Disclaimer: This information isn’t a substitute for professional medical advice, diagnosis, or treatment. You should never rely upon this article for specific medical advice. If you have any questions or concerns, please talk to your doctor.
Every woman experiences menopause differently, so it’s good to understand the basics.
We tend to get left in the dark about menopause. Nearly one-third of women over age 40 don’t get any information about it, according to a 2018 AARP report (1). And when we do, less than half of us are talking to a physician or health care provider.
Midlife can be an amazing time in your life, and menopause isn’t something you have to hide away or be quiet about. It’s a natural part of it that every woman goes through— and experiences in her own way.
What is menopause?
Let’s start with the basics. Menopause is defined as the permanent end of a woman’s menstrual cycle and is reached 12 months after her last period. Women usually experience a variety of symptoms before their period finally ends. This lead-up time to menopause is referred to as perimenopause. After a woman has not had a period for 12 months, she is then postmenopausal. Women will spend the rest of their lives in postmenopause.
The changes start when your ovaries produce less of the reproductive hormones estrogen and progesterone, which leads to the symptoms of perimenopause including changes in your menstrual cycle. These are the main hormones that regulate your fertility and reproduction, along with luteinizing hormone (LH) and follicle-stimulating hormone (FSH) .
Why is estrogen so important?
Estrogen is what ushered your body through puberty and all the (fun?) physical changes that it came with. It keeps your vaginal lining elastic, lubricated, and well-supplied with blood. Estrogen also affects a laundry list of other body parts and systems (urinary tract, the heart and blood vessels, bones, breasts, skin, hair, mucous membranes, pelvic muscles, and your brain).
Starting in perimenopause (the transition to menopause), your estrogen levels naturally fluctuate and eventually decline. If you’ve experienced any of these symptoms, you may be in perimenopause:
- Hot flashes that break you out into a sweat during a big meeting
- Brain fog that steal your focus when you’re checking your kid’s homework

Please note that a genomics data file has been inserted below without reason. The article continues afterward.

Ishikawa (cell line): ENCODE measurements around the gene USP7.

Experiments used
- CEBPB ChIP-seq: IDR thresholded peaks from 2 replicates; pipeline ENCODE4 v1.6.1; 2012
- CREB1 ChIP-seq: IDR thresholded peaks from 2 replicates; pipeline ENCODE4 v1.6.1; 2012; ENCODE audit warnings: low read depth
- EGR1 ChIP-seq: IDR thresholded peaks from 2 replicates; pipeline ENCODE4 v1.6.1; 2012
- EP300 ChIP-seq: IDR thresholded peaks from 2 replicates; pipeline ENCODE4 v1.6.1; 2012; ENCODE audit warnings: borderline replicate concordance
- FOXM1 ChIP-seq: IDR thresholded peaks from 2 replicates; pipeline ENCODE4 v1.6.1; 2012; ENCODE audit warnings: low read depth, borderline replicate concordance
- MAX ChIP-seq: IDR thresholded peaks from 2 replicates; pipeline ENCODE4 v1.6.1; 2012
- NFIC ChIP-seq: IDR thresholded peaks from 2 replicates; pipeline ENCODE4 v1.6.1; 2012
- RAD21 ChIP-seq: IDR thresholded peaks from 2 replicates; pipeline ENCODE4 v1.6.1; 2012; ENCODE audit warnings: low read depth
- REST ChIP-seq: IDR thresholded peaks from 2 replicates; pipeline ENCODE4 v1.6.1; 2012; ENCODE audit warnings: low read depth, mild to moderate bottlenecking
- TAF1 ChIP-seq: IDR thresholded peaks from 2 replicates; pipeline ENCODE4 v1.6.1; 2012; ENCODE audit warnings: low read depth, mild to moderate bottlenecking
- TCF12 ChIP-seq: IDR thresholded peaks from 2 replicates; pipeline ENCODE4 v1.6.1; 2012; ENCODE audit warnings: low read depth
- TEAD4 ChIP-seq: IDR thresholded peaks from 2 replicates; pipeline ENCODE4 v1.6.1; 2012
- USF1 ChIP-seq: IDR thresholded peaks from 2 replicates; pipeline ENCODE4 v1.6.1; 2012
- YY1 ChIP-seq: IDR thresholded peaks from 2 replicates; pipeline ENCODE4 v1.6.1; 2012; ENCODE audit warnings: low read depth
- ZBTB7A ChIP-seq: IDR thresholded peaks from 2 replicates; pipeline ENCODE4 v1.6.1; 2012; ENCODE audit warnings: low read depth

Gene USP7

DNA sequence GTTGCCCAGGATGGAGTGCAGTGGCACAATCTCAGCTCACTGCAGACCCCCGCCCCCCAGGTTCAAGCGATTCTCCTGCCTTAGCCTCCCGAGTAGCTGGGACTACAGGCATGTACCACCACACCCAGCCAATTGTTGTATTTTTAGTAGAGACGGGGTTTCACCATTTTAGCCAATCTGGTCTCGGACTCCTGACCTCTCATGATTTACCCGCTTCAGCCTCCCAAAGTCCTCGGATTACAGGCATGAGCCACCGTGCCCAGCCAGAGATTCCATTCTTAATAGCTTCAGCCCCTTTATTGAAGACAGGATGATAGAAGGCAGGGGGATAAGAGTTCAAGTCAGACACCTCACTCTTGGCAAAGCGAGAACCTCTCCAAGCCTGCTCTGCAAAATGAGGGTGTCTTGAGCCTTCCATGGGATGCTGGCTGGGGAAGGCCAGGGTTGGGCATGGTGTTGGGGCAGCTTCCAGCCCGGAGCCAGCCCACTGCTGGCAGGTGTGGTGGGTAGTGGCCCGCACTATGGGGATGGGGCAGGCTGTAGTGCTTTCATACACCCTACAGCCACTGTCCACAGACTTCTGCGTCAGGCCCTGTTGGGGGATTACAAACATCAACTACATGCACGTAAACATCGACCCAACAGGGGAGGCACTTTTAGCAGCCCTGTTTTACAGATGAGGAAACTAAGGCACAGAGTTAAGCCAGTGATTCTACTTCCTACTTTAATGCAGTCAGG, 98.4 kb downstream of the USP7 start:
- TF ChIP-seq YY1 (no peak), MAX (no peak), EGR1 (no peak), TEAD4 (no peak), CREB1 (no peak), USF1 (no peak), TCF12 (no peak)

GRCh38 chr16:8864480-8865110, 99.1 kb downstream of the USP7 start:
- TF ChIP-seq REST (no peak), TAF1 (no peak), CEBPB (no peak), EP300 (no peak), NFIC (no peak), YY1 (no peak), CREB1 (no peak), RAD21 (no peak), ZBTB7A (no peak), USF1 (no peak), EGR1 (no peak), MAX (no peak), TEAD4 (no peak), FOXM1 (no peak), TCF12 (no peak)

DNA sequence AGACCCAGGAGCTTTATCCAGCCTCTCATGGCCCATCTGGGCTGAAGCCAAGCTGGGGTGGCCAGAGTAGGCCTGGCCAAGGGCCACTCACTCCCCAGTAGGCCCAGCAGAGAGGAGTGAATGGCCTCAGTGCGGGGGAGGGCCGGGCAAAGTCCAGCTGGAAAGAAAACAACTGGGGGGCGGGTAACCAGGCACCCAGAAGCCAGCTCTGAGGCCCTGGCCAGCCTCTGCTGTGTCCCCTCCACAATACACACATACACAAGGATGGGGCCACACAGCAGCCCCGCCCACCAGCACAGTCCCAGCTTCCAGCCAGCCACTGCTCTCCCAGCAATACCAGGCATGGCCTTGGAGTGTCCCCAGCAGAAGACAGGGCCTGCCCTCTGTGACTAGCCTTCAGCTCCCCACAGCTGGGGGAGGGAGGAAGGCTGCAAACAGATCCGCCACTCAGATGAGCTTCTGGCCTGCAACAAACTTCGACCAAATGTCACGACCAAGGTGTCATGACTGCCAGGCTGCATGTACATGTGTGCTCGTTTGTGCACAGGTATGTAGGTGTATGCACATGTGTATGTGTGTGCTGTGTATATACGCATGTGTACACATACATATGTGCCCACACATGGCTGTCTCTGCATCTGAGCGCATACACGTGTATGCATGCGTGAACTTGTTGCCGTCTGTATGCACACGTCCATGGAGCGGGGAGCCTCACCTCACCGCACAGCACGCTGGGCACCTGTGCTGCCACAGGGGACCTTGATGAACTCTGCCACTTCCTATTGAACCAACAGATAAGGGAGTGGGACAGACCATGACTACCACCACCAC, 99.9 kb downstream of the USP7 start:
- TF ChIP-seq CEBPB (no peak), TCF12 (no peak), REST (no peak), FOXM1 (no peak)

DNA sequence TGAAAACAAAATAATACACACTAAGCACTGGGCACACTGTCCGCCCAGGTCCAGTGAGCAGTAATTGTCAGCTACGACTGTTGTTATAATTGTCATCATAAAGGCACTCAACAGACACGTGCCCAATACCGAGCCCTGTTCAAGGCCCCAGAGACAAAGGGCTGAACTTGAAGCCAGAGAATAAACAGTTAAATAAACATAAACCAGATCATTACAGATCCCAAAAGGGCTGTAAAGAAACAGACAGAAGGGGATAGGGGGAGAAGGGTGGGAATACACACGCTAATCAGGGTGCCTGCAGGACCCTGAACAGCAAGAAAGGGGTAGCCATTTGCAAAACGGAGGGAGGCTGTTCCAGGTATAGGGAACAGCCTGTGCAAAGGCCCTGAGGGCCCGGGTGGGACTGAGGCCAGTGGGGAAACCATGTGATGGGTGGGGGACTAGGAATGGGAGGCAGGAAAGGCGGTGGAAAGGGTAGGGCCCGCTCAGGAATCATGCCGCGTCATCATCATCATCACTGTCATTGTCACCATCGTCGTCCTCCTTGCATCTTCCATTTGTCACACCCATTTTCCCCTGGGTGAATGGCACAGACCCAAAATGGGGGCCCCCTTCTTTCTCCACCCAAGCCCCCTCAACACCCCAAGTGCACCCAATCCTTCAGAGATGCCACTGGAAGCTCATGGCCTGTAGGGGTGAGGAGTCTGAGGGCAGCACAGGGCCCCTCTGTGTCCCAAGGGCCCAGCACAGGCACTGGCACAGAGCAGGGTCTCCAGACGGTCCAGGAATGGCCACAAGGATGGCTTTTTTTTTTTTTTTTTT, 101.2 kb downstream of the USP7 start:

- Nights spent staring at the ceiling because you can’t stay asleep
- Uncomfortable sex because you aren’t naturally lubricating
These symptoms are typically associated with perimenopause, and can start up to 10 years before menopause.
The other important hormone: progesterone
Progesterone is the hormone that prepares the uterus to receive a fertilized egg after ovulation. If there is no pregnancy (fertilized egg) that cycle, progesterone levels drop, and this starts menstrual bleeding. During perimenopause, because your body is making less progesterone of the hormone, you could have heavier, or longer periods. After your last period, your body stops needing to make progesterone.
A quick reminder on the internal anatomy of our reproductive systems: We each have a pair of ovaries, almond-sized glands on either side of the uterus. Inside the ovaries are follicles, which house your eggs. Your ovaries produce hormones, protect your eggs, and release your eggs during your menstrual cycles (ovulation).
What causes declines in estrogen & progesterone levels?
Two other reproductive hormones that factor into perimenopause changes are luteinizing hormone (LH) and follicle-stimulating hormone (FSH). These two work together to stimulate ovulation and regulate estrogen and progesterone levels. But during perimenopause, the ovaries become less responsive to the duo.
This leads to a decline in estrogen and progesterone and that’s when you start noticing health changes like the ones outlined below.
What are common signs & symptoms of perimenopause?
With perimenopause, signs and symptoms can vary greatly from woman to woman, so it can be a bit tricky to pinpoint at first. Here are some are common signs and symptoms to be aware of:
- Irregular periods
- Hot flashes
- Difficulty sleeping
- Memory problems
- Mood swings
- Vaginal dryness
- Less interest in sex
- Weight gain
- Dry skin
- Hair loss
- Increased facial hair
- Chin acne
What is the average age for menopause?